“One Expression in one Letter recently captured aboard a vessel from Ireland I must tell you. The Writer says the Colonies must and will be Reduced, and Notwithstanding the spirit that appears, and the stand that has been made, They are Convinced by the submissive Terms in which the Petition to the king is Couched that there must be a Weakness somewhere.

“How will this make our pidling Geniuss appear, and will not the spirited sentiments, and the Enlarged plans of policy Hinted by a Certain Letter Writer be now applauded.”

Abigail Adams to John Adams, 12 November 1775 AA JA Abigail Adams to John Adams, 12 November 1775 Adams, Abigail Adams, John
Abigail Adams to John Adams
Braintree Novbr. 12 1775

I received yours of October 23. I want to hear from you every day, and I always feel sorrow when I come to the close of a Letter. Your Time must be greatly engrosed, but little of it to spaire to the calls of Friendship, and I have reason to think I have the largest share of it.

Winter makes its approaches fast. I hope I shall not be obliged to spend it without my dearest Friend, I know not how to think of it.

The intelegance you will receive before this reaches you, will I should think make a plain path, tho a dangerous one for you. I could not join to day in the petitions of our worthy parson, for a reconciliation betwen our, no longer parent State, but tyrant State, and these Colonies.—Let us seperate, they are unworthy to be our Breathren. Let us renounce them and instead of suplications as formorly for their prosperity and happiness, Let us beseach the almighty to blast their counsels and bring to Nought all their devices.

I have nothing remarkable to write you. A little Skirmish hapned last week. The perticuliars I have endeavourd to collect, but whether I have the facts right I am not certain. A Number of Cattle were kept 325at Leachmores point where two Centinals were placed, in a high tide tis an Island. The Regulars had observed this and a Scheme was laid to send a Number of them over and take of the Stock. Accordingly a number of Boats and about 400 men were sent; they landed it seems, unperceived by the Centinals who were a sleep; one of whom they killed the other took prisoner. As soon as they were perceived, they pourd the cannon from Prospect Hill upon them which sunk one of their Boats, but as the tide was very high, it was difficult getting over, and some time before any alarm was given. A Coll. Tomson of the Riffel Men, Marchd instantly with his Men, and tho a very stormy day, regarded not the tide, nor wated for Boats, but Marchd over, neck high in water, and dischargd their peices, when the Regulars ran without waiting for to get of their Stock, and made the best of their way to the opposite Shore. The General sent his thanks in a public manner to the brave officer and his Men.1 Major Mifflin I hear was there, and flew about as tho he would have raisd the whole Army.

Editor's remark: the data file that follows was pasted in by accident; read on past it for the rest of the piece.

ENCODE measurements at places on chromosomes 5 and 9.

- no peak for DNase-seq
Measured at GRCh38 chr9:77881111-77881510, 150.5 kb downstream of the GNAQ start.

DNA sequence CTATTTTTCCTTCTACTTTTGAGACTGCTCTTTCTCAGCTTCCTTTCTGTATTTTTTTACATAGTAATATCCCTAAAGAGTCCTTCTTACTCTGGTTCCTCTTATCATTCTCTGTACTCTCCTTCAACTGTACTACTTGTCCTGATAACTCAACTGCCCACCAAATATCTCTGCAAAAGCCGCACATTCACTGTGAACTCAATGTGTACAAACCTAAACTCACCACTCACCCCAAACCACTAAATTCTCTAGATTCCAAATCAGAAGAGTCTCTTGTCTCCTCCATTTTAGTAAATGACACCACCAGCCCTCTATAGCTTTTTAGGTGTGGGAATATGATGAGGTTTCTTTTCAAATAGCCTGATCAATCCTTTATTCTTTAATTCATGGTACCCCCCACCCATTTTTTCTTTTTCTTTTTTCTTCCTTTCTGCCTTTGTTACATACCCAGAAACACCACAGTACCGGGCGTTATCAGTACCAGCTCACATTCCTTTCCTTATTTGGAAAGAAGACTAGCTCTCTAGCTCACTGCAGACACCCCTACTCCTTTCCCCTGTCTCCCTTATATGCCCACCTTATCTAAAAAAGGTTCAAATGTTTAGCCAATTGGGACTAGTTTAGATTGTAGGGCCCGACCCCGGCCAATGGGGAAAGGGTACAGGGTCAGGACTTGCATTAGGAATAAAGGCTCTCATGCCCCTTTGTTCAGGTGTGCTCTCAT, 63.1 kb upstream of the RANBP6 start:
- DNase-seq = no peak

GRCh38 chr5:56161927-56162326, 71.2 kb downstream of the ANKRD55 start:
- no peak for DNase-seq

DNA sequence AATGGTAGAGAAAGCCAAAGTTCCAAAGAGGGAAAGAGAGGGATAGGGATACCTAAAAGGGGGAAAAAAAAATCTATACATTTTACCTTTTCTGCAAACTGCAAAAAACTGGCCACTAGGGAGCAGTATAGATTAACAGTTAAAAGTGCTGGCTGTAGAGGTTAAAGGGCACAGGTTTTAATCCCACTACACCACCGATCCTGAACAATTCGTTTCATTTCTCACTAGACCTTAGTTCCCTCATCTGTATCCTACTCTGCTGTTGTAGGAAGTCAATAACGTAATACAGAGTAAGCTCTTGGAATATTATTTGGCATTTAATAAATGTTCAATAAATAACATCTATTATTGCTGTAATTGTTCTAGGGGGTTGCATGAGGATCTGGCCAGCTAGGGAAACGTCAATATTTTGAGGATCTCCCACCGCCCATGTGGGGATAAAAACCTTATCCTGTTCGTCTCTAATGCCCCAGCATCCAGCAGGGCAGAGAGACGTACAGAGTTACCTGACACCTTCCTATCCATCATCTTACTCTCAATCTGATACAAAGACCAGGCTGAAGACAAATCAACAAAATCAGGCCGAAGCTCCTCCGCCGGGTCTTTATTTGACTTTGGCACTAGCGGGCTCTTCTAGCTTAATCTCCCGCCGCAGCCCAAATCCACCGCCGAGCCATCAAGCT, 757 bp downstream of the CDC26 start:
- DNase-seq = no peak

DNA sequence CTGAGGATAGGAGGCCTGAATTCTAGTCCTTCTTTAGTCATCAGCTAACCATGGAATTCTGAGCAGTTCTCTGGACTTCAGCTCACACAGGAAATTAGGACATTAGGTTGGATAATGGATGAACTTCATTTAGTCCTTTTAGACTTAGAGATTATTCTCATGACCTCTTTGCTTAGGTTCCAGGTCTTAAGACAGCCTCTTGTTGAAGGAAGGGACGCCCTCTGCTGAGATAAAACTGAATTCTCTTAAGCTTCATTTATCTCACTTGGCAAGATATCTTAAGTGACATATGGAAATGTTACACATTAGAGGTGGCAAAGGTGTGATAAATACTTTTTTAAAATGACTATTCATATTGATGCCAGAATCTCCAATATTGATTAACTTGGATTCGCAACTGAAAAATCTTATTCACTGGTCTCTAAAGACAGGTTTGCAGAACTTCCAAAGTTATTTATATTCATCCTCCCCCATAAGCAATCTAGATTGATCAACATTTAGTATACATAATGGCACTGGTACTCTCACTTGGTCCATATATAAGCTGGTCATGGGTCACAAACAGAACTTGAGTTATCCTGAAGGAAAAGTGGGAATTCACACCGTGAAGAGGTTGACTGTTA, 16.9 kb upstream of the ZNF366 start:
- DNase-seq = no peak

May they never find us deficient in courage and Spirit.

Our Army is exceedingly well supplied with every article but wood and provinder which is very scarce. As to provisions we should find no difficulty to vitual an other Army full as large. Tis now very Healthy both in the Army, and country, we have had very long teadious rains for six weeks past; sometimes not more than one fair day in a week.

All our Friends are well. My Father seems to be much broke by his great affliction, seems to have his care and anxiety doubled. I can perceive it in numberless instances.—I hope you will be able to get his Sulky repaird, as he wants it now it comes cold Weather very much.

Dr. Frankling invited me to spend the winter in Philidelphia. I shall wish to be there, unless you return. I have been like a nun in a cloister ever since you went away, have not been into any other house than my Fathers and Sisters, except once to Coll. Quincys. Indeed I have had no inclination for Company. My Evenings are lonesome and Melancholy. In the day time family affairs take of my attention but my Evenings are spent with my departed parent. I then ruminate upon all her care and tenderness, and I am sometimes lost, and absorb'd in a flood of tenderness e'er I am aware of it, or can call to my aid, my only props and support.

I must bid you adieu tis late at Night. Most affectionately Yours.

RC (Adams Papers); addressed in John Thaxter's hand: “To The Honble: John Adams Esq at Philadelphia To the Care of Coll: Warren”; endorsed: “Novr. 12. Portia.”


For the affair at Lechmere Point (now East Cambridge) on 9 Nov., see Wash-326ington's thanks to Col. William Thompson in his general orders of the 10th, and Washington's report to the President of Congress, 11 Nov. (Washington, Writings, ed. Fitzpatrick, 4:79, 84).